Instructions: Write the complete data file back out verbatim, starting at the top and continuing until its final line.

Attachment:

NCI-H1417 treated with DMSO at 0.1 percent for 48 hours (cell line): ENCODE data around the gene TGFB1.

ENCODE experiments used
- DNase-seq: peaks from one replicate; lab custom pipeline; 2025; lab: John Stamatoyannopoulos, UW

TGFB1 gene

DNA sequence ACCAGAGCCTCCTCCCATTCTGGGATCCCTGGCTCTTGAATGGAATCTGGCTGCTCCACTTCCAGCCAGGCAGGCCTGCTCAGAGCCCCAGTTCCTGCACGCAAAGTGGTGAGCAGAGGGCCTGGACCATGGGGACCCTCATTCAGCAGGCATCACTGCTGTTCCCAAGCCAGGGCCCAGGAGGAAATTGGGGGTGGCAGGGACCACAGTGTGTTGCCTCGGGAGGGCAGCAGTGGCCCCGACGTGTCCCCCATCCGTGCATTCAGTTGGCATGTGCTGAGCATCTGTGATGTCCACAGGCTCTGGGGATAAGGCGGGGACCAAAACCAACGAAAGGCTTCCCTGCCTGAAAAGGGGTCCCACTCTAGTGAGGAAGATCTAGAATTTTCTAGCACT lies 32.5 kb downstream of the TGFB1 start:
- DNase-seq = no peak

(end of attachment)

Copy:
NCI-H1417 treated with DMSO at 0.1 percent for 48 hours (cell line): ENCODE data around the gene TGFB1.

ENCODE experiments used
- DNase-seq: peaks from one replicate; lab custom pipeline; 2025; lab: John Stamatoyannopoulos, UW

TGFB1 gene

DNA sequence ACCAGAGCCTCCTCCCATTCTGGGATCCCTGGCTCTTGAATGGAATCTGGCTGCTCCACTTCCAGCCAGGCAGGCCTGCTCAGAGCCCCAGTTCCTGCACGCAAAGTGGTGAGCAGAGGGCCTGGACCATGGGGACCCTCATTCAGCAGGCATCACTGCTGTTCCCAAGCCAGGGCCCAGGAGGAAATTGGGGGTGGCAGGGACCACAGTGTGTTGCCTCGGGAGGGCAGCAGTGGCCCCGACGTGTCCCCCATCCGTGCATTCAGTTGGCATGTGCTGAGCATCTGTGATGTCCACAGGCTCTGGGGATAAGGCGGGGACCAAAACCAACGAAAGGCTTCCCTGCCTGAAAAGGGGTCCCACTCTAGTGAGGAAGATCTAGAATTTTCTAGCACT lies 32.5 kb downstream of the TGFB1 start:
- DNase-seq = no peak